“This type of law can reduce conflicts on the roads and improve the flow of traffic by helping motorists not have to wait for a bicyclist to get going,” stated Dan Grunig, executive director of Bicycle Colorado. “While we work to have a more inclusive infrastructure for all people bicycling and walking, this is a step to help traffic move safely and efficiently within our current system.”

What the proposed law does
  • Requires people on bicycles to stop at stop signs and stop lights and yield the right of way if there is any traffic at the intersection.
  • At a stop sign intersection, if the coast is clear, the person on a bicycle may proceed like they would at a yield sign.
  • At a red stop light, bicyclists must come to a complete stop and then may proceed straight or right if the coast is clear. For bicyclists turning left, they must stop and wait for green light to make a left-hand turn.
  • People on bicycles still must yield to people walking and to other vehicles that have the right-of-way.
  • Failure to yield would continue to be illegal, as well as unsafe.
What the proposed law does not do
  • The proposed law does not change the general right of way rules at intersections.
  • It does not give people on bicycles priority over others in the intersection.
Safety Stop FAQ

FAQs

  1. What would this law do?
    This law would make it legal for bicyclists to treat stop signs as yield signs and stop lights like a stop sign. No left turns are allowed at a red stop light. A bicyclist approaching an intersection controlled by a stop sign would be permitted to roll through the stop sign after yielding the right of way if there are other vehicles at the intersection.
  2. Would cars have to stop and wait for bicyclists?
    No, this law change would allow a cyclist to slowly approach the intersection and proceed only if the intersection was clear and it was safe to continue. The law does not grant a cyclist permission to take the right of way from another vehicle.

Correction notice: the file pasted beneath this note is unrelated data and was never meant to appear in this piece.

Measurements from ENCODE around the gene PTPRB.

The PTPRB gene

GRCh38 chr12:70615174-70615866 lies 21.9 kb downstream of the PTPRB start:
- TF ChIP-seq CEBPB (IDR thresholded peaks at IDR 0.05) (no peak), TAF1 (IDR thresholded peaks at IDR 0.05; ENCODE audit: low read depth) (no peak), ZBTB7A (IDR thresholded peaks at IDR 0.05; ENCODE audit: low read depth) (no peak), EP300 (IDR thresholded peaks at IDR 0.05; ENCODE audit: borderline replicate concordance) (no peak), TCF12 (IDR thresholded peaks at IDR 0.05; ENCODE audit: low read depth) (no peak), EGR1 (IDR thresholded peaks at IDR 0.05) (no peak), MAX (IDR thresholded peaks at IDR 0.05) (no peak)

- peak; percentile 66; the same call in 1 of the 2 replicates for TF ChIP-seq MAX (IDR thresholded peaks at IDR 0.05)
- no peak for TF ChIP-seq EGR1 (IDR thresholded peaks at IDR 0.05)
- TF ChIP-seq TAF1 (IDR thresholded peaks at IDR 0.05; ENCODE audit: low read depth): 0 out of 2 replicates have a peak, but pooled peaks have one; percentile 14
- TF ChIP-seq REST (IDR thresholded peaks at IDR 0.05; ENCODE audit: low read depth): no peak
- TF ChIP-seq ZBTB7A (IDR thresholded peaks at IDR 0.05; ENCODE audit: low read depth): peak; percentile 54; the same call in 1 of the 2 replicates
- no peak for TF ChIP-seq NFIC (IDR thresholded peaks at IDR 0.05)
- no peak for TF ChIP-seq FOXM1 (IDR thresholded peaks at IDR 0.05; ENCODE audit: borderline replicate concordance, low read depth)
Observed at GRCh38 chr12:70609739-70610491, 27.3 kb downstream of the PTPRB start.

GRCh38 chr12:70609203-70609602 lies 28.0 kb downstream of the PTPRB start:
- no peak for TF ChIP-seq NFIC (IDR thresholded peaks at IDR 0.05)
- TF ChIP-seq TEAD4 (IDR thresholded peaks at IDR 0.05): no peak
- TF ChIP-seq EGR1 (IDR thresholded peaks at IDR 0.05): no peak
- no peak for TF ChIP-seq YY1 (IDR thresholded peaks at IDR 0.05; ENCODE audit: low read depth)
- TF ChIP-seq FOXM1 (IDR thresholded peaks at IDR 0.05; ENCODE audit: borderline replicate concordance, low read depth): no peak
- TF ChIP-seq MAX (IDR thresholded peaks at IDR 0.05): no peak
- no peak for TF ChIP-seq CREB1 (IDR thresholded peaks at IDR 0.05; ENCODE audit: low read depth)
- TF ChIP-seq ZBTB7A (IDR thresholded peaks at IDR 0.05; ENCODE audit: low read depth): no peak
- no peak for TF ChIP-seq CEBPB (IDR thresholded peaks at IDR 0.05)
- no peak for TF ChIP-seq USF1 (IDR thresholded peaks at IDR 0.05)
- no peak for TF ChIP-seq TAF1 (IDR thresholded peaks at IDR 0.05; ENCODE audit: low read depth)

3. Why is it often called an “Idaho Stop?”
    In 1982, the Idaho legislature passed a law that allowed bicyclists to treat stop signs as yield and not always come to a complete stop.
  4. What if I feel safer stopping at all stop signs?
    As a cyclist, nothing in the law would require you to roll through stop signs. If it is your preferred practice to stop each time, then you may keep doing so.
  5. Why not apply this to motorists as well?
    Stop signs must apply to motorists because their vehicles pose a much greater threat to bicyclists, pedestrians and other motorists.
More info on the Idaho Stop

From the study’s conclusion: “There is no single measure as quick and cost effective for increased and safer cycling than to relax stopping rules for bicyclists. Stop signs and signals intended to discourage motor traffic have been placed in precisely the places where bicyclists most wish to ride, often without warrant for motorists let alone bicyclists, discouraging cycling and creating widespread noncompliance with a requisite backlash.”

From the study’s executive summary: “Considering permitting ‘Idaho Stops’ at four-way stop intersections, which would enable cyclists to determine whether to stop or yield based on traffic conditions in order to maintain their momentum. The study shows that only about one cyclist in 25 presently complies with the law to come to a complete stop. A pilot program to allow Idaho Stops at certain traffic signal intersections when traffic volumes are relatively low may also be considered.”

Video from Oregon about the Idaho Stop

Bicycle Colorado
@BicycleColo

Speak up for bikes March 1! https://t.co/Y1jviJMudl #bicyclecolorado #bikedenver https://t.co/41epfPd2mH